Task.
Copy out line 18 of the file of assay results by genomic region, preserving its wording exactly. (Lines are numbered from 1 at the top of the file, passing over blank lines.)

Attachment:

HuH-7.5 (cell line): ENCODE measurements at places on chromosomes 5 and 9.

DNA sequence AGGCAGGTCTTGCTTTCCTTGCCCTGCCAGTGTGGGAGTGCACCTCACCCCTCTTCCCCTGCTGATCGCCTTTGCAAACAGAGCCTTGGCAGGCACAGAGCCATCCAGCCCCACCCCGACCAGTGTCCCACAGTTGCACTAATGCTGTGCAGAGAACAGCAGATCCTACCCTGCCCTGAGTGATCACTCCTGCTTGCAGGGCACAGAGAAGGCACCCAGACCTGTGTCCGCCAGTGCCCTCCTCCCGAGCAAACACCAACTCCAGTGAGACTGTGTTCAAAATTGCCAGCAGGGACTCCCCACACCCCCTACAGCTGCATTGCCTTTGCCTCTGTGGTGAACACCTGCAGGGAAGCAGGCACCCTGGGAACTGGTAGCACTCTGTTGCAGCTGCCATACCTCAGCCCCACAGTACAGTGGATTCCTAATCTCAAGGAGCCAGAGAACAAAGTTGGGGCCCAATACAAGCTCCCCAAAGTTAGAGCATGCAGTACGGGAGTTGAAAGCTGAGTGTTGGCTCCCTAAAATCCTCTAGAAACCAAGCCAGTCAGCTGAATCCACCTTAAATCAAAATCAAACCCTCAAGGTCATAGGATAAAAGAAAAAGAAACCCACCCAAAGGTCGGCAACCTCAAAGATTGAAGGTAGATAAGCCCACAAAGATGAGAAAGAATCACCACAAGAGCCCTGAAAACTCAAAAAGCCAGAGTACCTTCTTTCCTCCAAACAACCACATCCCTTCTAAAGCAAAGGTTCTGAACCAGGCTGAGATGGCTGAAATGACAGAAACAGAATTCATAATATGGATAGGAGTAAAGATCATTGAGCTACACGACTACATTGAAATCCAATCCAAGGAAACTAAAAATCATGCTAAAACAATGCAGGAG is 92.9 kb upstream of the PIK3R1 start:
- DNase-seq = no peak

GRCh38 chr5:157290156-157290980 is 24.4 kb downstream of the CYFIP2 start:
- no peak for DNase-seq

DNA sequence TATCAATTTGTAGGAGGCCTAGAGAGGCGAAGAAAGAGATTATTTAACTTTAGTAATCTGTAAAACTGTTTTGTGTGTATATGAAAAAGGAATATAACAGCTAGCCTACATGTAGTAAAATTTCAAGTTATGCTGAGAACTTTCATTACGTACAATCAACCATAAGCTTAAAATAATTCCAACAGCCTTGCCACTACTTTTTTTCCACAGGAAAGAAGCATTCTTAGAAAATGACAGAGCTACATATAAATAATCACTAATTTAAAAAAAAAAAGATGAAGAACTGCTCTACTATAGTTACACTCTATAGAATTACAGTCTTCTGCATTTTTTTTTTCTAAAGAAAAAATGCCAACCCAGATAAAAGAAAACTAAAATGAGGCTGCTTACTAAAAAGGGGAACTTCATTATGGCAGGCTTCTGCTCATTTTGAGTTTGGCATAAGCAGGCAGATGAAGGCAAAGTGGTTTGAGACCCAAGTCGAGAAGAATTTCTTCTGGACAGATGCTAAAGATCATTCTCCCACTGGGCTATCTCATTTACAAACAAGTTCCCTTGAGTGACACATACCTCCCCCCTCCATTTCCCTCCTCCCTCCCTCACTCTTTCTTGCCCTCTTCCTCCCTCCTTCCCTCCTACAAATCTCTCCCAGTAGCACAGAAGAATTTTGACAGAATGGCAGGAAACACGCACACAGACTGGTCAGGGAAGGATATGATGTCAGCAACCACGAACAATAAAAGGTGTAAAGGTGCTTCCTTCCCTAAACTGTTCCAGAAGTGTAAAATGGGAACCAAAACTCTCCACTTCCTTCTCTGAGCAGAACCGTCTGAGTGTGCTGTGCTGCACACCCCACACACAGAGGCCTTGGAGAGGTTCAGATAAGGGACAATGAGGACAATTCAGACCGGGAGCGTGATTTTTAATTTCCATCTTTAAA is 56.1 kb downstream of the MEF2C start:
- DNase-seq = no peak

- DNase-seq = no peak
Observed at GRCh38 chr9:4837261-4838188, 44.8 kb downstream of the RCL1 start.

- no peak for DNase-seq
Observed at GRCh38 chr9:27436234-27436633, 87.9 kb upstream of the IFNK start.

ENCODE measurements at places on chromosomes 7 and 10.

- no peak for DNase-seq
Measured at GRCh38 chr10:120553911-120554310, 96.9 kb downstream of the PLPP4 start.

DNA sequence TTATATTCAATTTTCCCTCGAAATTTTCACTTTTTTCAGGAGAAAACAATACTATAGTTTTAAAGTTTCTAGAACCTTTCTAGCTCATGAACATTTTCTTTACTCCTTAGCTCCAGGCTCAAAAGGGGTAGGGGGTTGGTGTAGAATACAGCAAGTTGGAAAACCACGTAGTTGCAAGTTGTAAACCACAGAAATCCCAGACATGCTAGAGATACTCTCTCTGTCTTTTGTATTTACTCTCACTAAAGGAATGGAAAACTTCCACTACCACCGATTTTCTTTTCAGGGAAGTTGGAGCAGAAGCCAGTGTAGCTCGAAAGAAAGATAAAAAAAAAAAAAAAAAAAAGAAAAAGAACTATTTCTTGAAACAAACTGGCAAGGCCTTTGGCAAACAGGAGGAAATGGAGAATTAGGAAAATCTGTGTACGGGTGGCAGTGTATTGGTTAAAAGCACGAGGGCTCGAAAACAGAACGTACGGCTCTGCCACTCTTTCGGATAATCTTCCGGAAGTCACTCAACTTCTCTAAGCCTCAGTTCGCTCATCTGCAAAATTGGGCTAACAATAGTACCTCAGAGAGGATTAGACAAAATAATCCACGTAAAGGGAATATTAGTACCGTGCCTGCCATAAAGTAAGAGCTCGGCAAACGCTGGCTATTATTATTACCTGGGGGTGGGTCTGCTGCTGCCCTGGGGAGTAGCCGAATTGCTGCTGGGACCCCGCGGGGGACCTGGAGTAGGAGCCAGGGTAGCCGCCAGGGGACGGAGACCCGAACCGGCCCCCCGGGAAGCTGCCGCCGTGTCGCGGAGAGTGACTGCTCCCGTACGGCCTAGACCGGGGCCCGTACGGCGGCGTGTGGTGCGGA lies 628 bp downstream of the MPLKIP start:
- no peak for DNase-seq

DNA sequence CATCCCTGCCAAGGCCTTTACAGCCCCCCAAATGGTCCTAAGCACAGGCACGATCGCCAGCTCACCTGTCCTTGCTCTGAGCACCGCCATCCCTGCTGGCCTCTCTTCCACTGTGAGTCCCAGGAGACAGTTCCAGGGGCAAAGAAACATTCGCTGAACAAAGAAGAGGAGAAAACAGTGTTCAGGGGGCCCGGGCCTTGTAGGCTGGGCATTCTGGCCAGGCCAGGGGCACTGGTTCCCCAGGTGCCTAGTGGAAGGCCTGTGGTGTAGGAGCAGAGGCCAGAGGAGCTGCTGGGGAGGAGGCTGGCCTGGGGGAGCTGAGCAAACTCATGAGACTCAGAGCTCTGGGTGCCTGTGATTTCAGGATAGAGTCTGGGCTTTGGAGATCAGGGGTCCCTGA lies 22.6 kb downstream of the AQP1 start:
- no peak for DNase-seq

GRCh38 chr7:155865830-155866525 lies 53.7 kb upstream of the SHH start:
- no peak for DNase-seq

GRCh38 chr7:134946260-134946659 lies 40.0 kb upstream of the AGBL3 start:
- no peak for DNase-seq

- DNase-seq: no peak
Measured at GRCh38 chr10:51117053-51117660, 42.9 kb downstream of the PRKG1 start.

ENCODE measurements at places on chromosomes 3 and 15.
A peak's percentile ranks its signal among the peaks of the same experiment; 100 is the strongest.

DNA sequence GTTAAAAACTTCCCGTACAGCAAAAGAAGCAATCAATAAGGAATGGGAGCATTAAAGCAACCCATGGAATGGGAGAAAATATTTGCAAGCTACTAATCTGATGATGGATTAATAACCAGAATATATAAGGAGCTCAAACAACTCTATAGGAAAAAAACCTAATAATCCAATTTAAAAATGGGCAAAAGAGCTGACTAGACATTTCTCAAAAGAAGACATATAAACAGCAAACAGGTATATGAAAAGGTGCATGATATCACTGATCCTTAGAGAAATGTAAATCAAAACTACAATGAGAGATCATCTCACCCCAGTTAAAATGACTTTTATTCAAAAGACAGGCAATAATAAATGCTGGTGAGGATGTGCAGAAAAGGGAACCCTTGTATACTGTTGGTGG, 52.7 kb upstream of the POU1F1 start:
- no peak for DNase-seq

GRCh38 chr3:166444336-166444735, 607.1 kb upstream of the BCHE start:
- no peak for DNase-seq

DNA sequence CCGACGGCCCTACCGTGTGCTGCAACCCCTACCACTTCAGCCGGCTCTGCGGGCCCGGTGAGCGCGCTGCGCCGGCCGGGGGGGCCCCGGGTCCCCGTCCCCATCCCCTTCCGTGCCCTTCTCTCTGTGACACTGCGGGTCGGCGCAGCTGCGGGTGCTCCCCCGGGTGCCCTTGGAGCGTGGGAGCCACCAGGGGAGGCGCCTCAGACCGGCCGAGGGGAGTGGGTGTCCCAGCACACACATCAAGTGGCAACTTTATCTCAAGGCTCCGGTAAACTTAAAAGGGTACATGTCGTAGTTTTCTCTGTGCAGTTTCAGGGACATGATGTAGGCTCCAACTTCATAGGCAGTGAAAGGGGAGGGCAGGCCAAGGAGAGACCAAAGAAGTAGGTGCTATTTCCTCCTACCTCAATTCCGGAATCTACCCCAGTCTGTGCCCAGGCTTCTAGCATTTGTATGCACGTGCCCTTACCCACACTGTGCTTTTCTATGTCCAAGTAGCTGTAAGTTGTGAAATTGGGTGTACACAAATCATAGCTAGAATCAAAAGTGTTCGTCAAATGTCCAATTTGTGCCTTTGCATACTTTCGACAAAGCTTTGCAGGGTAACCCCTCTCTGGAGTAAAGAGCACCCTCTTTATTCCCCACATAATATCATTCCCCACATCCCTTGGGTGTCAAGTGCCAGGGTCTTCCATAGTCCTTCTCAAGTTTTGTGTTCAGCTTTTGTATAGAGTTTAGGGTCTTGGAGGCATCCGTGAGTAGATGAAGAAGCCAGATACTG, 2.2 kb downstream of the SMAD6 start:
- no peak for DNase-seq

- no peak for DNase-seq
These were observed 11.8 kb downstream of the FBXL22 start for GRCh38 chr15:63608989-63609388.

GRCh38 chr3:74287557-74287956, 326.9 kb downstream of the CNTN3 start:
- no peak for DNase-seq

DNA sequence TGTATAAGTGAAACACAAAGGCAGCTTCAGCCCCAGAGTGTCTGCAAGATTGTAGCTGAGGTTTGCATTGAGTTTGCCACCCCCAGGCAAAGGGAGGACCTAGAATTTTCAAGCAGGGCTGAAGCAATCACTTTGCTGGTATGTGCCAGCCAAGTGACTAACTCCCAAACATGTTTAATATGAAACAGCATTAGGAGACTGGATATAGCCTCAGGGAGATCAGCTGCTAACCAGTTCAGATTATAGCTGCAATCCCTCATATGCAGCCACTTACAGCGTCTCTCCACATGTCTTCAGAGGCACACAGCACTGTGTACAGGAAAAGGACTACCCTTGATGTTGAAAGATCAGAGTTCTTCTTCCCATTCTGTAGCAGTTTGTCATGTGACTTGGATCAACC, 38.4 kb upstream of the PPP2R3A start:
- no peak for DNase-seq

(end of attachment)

- no peak for DNase-seq